Blogs

Evangelicals Hold Their Breaths as Baptism Numbers Drop

| Tue Jun. 10, 2008 3:55 PM EDT
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In our current issue Debra Dickerson writes approvingly of Christine Wicker's new book, The Fall of the Evangelical Nation, which makes the case that evangelical Christians are not as multitudinous as they—or the media and the religious right—have made themselves out to be. In her number crunching, Wicker found that the Southern Baptists have been making some generous estimates of their flock: They've claimed to be 16 million strong, but she estimates the real number of devoted churchgoers is 4 million or fewer. Now, USA Today reports, there are new indications that the church is losing demographic ground:

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Top 10: Animal Planet Does Father's Day

| Tue Jun. 10, 2008 3:45 PM EDT

Animal Planet is celebrating Father's Day with an A-List of Nature's Best Dads.

Top contenders include the golden jackal (monogamous), the seahorse (pregnant), and the Emperor penguin, (good with kids).

But is the lion, (fiercely protective) really a "better" father than Eastern grey squirrels, which routinely eat their young?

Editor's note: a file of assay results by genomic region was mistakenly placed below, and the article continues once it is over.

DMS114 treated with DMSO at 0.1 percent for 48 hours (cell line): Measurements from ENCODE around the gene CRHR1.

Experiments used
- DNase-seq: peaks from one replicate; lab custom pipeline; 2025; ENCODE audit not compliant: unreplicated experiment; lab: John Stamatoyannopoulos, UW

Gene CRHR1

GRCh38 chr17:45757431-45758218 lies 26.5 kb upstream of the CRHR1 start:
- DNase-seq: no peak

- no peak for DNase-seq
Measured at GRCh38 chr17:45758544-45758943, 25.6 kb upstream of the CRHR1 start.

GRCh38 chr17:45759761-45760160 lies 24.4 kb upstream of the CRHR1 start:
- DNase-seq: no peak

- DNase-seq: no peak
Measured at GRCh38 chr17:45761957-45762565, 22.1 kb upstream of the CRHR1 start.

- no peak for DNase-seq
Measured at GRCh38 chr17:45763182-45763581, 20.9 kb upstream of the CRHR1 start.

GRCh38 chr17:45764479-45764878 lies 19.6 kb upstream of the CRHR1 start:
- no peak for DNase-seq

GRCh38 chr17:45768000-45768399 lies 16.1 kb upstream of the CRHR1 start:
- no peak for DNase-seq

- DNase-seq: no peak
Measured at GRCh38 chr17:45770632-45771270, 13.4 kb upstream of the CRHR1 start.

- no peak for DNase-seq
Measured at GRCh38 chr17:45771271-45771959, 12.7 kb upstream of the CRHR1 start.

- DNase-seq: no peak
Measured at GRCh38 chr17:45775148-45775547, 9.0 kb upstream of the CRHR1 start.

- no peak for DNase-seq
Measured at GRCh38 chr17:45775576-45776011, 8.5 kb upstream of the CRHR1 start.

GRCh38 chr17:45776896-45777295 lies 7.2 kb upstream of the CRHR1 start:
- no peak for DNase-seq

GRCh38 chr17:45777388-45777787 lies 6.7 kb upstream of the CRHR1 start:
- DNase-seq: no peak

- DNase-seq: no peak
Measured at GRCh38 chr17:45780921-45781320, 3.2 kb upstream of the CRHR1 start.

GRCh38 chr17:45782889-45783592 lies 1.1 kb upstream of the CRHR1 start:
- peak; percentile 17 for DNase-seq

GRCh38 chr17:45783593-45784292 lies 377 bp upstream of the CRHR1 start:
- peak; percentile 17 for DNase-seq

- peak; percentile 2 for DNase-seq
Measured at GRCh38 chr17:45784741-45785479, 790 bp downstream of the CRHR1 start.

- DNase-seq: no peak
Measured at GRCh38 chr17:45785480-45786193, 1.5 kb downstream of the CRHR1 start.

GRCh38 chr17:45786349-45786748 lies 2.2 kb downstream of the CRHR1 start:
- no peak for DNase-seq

Here's hoping Animal Planet will continue anthropomorphizing all year—plenty of holidays await!

Perhaps a special on financially responsible animals (those beavers, saving up all that wood) for April 15? A drone bee retrospective for Labor Day?—Daniel Luzar

Fun With Excel: How Has Age Played In Presidential Elections Since 1789?

| Tue Jun. 10, 2008 3:19 PM EDT

There's already been some good examination of how much the age gap between John McCain and Barack Obama will matter in November. ThingsYoungerThanMcCain.com, for example, is doing the yeoman's work of listing the many, many items—like lubricated condoms and the LP record—that are younger than McCain.

And the folks at the Pew Research Center conducted a poll in February that found 26 percent of registered voters think John McCain is too old to be president (the number jumps to 32 percent when voters are told that McCain is 71).

We know that Barack Obama will be 47 on election day and McCain will be 72, meaning that 2008 will see a larger age gap between the top two presidential candidates than any of the previous 55 presidential elections. So here's my question: how has age played in presidential elections in the past? Let's look at a chart (takeaways at the bottom):

Brazen McCain Flip-Flop on the Estate Tax

| Tue Jun. 10, 2008 12:46 PM EDT

The Wonk Room has a good catch.

McCain in September 2005:

"I follow the course of a great Republican, Teddy Roosevelt, who talked about the malefactors of great wealth and gave us the estate tax. I oppose the rich passing on fortunes."

McCain yesterday:

"The estate tax is one of the most unfair tax laws on the books."

This of course compliments McCain's biggest tax flip flop. Back when he cared more about principle and less about winning elections, he was against the Bush tax cuts for the wealthy. Now he's for them, and more.